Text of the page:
Feb 4, 2017
On January 27th, President Trump signed an executive order “Protecting the Nation from Foreign Terrorist Entry into the United States.” Within hours, demonstrators flooded major airports across the country to challenge the implications of what was quickly dubbed the “travel ban.” Elected officials on both sides of the aisle spoke out against the ban with a surge of dialogue coming from state legislators, attorneys general, and governors across the country.
1 Republican joined 20 Democratic Attorneys General in opposition to the ban
Forty eight hours after the order was signed, 16 Democratic attorneys general led by New York AG Eric Schneiderman issued a joint statement condemning President Trump’s executive order and vowing to fight the travel ban in the courts. As of today, 21 AG’s have come out in opposition to the travel ban including 20 Democrats and 1 Republican, Georgia AG Chris Carr. Andy Beshear of Kentucky and Jim Hood of Mississippi are the only 2 Democratic attorneys general that have yet to issue a statement of opposition.
On Friday evening, the attorneys general of Washington state and Minnesota were successful when U.S. District Court Judge James Robart of Seattle ruled in favor of a lawsuit they brought seeking to overturn the order.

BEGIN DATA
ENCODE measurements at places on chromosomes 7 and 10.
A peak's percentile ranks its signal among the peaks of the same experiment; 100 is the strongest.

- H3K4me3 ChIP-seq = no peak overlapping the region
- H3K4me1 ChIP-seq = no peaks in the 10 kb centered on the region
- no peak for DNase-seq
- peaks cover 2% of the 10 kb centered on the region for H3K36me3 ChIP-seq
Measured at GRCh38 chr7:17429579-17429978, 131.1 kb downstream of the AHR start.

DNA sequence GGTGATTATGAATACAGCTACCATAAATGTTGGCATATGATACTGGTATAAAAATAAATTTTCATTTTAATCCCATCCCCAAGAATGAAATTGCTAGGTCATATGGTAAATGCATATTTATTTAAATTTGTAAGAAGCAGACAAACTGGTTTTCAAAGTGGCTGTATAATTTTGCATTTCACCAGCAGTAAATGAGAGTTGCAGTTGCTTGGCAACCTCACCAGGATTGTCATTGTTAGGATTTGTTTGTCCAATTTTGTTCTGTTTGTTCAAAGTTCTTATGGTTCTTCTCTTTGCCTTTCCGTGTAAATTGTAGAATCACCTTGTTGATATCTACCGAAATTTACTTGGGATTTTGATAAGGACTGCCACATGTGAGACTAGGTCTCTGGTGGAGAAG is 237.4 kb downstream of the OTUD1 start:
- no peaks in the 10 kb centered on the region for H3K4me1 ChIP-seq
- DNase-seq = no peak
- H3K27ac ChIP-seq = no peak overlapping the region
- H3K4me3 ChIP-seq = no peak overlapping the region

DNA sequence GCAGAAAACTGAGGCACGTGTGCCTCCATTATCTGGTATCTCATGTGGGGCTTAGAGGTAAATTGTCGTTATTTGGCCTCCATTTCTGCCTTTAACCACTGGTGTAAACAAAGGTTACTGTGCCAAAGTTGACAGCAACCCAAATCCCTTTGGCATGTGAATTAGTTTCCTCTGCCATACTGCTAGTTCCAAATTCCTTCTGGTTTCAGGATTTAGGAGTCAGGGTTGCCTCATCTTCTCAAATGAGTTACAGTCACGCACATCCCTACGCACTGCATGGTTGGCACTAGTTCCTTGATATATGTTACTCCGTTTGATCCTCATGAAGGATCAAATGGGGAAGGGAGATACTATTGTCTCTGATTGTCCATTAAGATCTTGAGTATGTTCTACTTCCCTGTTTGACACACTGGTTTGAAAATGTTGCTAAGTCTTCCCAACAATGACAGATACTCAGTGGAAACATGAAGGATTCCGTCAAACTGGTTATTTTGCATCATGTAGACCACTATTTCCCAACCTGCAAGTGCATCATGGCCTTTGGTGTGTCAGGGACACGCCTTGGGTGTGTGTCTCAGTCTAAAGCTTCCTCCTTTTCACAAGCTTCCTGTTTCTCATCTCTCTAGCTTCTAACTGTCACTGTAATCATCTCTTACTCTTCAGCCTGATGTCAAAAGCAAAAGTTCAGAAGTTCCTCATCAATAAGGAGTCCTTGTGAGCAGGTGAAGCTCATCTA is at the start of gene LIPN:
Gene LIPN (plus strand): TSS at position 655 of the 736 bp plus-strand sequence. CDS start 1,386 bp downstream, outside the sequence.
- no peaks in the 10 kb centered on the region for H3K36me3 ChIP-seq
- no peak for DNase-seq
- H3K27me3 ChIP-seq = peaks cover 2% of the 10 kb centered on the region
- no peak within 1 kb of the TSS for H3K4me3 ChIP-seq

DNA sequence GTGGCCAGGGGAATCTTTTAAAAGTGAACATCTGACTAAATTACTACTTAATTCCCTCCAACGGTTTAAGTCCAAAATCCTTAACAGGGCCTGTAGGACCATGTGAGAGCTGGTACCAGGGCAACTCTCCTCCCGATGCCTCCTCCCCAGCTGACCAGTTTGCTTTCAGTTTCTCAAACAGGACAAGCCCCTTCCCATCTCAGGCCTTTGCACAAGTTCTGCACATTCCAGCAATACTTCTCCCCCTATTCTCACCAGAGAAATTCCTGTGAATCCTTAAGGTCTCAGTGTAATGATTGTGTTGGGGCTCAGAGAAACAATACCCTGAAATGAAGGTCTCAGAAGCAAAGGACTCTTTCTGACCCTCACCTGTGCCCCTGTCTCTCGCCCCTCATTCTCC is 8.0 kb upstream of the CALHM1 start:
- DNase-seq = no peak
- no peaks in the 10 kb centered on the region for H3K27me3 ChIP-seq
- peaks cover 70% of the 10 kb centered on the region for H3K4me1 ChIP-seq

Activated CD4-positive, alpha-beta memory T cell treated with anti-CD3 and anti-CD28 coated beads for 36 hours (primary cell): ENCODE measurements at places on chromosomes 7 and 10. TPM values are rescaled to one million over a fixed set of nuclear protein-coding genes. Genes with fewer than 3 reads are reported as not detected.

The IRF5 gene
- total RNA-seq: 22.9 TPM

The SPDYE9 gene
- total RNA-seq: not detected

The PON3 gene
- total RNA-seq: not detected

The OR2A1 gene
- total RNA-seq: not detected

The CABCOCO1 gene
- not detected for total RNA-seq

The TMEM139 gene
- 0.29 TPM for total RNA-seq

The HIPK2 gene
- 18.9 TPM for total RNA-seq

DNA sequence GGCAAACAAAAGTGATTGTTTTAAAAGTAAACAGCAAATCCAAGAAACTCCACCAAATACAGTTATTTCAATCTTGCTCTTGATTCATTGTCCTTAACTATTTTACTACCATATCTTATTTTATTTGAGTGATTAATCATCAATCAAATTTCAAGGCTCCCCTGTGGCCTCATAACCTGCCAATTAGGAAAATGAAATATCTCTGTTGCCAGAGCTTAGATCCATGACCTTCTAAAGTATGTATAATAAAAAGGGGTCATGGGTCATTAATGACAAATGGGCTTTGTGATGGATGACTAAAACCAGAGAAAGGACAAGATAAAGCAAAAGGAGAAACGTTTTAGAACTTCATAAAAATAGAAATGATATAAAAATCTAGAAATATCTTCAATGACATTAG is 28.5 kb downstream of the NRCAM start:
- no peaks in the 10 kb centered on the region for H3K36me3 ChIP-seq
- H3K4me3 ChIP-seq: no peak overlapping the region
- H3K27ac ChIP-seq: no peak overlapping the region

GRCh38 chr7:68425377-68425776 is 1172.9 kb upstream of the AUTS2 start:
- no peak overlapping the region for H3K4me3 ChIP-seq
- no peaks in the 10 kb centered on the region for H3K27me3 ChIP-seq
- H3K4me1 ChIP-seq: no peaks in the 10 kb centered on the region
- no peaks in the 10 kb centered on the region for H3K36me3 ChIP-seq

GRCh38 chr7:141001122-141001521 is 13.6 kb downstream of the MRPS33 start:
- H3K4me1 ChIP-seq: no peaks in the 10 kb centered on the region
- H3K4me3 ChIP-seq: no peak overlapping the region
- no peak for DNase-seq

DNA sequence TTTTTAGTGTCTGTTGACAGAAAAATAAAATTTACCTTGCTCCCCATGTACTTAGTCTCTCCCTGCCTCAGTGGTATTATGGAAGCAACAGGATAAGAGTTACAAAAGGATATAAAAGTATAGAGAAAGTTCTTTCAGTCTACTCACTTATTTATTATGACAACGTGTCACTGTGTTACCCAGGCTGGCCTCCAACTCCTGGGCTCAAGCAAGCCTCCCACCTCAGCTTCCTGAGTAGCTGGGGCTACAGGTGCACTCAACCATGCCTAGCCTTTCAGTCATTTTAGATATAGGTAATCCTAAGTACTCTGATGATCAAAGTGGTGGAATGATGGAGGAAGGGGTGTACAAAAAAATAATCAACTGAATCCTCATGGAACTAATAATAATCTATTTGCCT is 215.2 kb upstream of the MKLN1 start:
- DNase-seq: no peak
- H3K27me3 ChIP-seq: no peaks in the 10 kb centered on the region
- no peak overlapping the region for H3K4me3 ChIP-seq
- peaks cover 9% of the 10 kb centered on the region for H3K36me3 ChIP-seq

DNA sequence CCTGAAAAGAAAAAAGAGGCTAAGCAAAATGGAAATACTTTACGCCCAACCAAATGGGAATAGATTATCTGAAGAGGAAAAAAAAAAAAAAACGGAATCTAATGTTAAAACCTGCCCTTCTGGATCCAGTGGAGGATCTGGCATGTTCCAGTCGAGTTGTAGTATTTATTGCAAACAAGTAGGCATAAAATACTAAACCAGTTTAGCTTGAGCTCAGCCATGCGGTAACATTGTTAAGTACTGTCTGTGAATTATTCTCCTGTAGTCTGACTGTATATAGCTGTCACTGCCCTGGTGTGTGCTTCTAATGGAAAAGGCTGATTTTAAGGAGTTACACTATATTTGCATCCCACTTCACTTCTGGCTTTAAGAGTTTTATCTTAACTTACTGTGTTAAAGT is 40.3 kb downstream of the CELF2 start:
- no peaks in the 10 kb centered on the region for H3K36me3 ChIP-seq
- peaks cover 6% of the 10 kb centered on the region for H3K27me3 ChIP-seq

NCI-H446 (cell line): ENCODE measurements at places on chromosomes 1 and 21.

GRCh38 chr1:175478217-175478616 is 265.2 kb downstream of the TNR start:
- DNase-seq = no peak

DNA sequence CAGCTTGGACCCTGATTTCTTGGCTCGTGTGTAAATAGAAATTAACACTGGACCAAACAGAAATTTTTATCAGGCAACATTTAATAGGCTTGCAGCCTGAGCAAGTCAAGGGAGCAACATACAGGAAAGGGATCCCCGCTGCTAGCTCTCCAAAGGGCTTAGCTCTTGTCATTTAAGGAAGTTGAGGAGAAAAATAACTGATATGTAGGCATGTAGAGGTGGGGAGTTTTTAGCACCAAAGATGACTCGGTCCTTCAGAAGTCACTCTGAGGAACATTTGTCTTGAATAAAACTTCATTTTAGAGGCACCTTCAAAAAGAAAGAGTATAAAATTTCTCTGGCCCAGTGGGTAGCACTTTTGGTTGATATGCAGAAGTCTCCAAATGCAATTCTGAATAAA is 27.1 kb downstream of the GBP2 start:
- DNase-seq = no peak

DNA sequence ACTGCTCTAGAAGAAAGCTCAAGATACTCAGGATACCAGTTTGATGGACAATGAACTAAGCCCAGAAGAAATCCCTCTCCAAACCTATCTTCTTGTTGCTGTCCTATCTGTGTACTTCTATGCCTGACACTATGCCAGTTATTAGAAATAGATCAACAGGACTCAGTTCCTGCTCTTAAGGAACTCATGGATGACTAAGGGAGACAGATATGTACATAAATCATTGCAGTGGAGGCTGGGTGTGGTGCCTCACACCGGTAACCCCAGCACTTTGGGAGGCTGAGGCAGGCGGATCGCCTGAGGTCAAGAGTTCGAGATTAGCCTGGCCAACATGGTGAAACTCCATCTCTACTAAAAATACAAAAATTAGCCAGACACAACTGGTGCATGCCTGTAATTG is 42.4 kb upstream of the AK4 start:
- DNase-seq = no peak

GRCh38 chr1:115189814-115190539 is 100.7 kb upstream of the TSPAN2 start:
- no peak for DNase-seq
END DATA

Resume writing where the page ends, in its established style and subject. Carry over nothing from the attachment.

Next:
One-third of governors opposed the travel ban
Twelve Democratic governors and 6 Republican governors have issued statements of opposition to the ban. The only Democratic governors to not publicly oppose the travel ban are Governor Edward (LA), Governor Bullock (MT), and Governor Justice (WV) -- all states where President Trump won big last November. In fact, 13 of the 18 opposing governors represent states won by Secretary Clinton, while only 5 represent states won by President Trump.
Democrats reacted with legislation … and a lot of tweets
Democratic lawmakers in New York, Michigan, Colorado, Ohio, California, Texas, New Mexico, and Georgia introduced legislation condemning the executive order, calling on Congress to rescind the travel ban, or allocating funds to support immigrants and refugee programs.
Since the order took effect, there have been 432 mentions of the "travel ban" by state legislators on social media. Democrats dominated the conversation with 353 mentions to Republicans 73 mentions.
A majority of the mentions came from legislators in New Hampshire and New York.
State government in the Trump era.
With President Trump set on reducing the size of government, state officials are poised to play more of a hands-on role in the direction of major issue areas like healthcare and tax reform. Additionally, there will likely be an increase in exposure of how state attorneys general respond to executive orders like the travel ban. As of today, every state with the exception of Nevada, Louisiana, and Alabama have convened their legislative bodies.